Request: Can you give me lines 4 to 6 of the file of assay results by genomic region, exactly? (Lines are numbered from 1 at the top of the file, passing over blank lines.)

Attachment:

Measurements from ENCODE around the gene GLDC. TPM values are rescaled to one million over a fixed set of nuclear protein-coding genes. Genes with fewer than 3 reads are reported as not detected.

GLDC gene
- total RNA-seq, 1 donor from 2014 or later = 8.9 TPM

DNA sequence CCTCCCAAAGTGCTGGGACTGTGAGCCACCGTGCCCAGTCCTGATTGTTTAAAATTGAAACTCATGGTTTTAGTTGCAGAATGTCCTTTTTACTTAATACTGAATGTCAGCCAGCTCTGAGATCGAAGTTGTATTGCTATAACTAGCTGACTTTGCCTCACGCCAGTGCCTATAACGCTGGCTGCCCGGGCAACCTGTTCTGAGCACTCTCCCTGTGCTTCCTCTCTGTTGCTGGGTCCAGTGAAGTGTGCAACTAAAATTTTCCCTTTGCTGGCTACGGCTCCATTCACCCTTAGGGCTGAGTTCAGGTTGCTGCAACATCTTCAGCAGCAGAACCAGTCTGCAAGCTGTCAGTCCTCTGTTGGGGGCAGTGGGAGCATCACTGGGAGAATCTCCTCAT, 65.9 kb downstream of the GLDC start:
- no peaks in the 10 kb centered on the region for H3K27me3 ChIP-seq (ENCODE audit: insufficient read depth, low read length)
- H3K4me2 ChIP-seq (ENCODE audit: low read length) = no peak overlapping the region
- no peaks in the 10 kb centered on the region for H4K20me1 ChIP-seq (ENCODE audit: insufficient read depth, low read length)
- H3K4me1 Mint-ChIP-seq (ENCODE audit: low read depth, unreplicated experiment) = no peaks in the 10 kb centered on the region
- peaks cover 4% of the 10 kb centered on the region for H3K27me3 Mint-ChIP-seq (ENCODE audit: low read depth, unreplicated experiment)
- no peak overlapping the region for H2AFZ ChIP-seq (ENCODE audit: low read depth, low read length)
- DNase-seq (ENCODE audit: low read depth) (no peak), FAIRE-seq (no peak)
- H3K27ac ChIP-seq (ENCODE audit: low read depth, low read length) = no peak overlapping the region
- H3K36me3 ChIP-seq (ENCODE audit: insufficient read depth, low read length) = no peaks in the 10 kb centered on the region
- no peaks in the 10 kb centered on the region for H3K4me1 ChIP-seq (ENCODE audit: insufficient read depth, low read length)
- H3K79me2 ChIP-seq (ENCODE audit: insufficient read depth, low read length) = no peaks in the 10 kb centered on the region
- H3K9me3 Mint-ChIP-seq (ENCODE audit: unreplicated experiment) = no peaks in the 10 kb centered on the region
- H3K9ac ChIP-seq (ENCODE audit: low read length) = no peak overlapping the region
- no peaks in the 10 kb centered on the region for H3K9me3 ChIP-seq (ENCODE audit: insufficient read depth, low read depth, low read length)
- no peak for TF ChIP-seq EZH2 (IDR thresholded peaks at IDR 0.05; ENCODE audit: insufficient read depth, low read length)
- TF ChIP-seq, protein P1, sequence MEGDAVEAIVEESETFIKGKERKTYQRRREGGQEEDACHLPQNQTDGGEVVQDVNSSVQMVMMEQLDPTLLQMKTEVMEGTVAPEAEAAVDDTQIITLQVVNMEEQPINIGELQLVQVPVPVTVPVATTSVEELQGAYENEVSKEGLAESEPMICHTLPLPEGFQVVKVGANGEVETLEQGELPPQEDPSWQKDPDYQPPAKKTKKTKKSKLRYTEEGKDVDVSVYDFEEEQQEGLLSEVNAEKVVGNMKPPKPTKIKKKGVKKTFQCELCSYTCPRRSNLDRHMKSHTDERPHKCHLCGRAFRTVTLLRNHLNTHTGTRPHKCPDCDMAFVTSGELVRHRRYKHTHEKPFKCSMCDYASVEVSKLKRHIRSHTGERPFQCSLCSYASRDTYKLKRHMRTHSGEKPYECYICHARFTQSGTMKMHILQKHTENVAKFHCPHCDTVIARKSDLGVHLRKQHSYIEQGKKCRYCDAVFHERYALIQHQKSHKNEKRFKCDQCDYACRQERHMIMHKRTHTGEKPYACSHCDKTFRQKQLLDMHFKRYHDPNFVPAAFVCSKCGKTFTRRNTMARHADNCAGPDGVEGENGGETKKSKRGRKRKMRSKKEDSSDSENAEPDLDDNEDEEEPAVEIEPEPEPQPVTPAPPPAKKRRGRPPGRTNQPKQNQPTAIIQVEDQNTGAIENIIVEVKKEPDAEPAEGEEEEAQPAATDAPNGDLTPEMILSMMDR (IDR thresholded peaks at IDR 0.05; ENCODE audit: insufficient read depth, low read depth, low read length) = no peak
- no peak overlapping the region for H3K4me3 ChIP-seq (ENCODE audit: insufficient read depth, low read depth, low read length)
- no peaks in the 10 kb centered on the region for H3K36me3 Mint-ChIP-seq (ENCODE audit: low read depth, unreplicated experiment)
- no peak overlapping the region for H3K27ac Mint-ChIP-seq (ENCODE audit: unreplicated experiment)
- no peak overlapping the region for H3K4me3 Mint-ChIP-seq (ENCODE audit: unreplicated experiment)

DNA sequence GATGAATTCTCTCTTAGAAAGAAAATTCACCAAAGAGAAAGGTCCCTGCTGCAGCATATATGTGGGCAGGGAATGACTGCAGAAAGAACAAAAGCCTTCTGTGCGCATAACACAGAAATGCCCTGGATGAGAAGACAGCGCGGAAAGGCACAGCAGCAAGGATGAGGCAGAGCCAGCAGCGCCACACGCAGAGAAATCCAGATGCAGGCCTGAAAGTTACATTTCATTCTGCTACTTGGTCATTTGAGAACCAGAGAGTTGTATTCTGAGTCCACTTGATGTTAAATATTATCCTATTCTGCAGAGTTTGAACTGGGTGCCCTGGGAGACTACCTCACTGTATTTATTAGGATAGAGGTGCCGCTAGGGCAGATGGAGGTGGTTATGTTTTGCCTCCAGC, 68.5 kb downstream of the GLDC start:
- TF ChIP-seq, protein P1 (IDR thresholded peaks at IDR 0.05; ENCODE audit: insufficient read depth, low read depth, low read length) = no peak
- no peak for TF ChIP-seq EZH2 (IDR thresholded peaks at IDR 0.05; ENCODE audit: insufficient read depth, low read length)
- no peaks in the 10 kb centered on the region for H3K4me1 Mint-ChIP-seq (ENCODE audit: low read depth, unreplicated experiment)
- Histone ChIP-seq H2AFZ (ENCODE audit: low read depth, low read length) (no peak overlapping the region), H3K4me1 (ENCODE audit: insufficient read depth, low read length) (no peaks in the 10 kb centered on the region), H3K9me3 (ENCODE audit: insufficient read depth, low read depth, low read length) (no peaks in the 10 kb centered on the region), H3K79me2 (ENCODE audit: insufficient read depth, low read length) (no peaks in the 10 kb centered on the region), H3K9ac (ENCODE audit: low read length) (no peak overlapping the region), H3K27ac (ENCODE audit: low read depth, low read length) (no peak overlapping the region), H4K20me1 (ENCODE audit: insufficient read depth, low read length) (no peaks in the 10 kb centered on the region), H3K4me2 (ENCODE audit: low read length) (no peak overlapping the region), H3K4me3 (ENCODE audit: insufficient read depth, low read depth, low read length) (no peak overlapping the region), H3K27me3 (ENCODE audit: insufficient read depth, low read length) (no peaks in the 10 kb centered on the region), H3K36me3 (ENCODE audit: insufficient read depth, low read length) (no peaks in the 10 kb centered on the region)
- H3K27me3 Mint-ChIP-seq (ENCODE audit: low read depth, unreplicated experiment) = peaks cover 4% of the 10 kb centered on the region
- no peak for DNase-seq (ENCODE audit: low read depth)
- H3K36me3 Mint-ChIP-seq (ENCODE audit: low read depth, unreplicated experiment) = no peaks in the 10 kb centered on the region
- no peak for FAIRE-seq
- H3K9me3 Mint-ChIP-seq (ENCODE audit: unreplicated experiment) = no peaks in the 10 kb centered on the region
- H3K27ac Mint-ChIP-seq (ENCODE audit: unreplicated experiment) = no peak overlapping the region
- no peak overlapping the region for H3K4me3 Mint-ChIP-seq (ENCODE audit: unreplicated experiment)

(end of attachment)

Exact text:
DNA sequence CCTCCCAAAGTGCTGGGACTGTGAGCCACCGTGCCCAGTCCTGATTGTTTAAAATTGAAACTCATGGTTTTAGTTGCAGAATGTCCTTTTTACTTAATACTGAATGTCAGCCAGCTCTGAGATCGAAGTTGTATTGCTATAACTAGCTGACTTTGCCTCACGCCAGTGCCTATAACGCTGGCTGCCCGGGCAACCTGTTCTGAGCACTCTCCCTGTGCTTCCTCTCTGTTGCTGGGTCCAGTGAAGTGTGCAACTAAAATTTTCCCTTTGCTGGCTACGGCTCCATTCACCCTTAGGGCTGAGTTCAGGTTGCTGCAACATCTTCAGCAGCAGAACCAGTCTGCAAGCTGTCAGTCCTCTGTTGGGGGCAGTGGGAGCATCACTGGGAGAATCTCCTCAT, 65.9 kb downstream of the GLDC start:
- no peaks in the 10 kb centered on the region for H3K27me3 ChIP-seq (ENCODE audit: insufficient read depth, low read length)
- H3K4me2 ChIP-seq (ENCODE audit: low read length) = no peak overlapping the region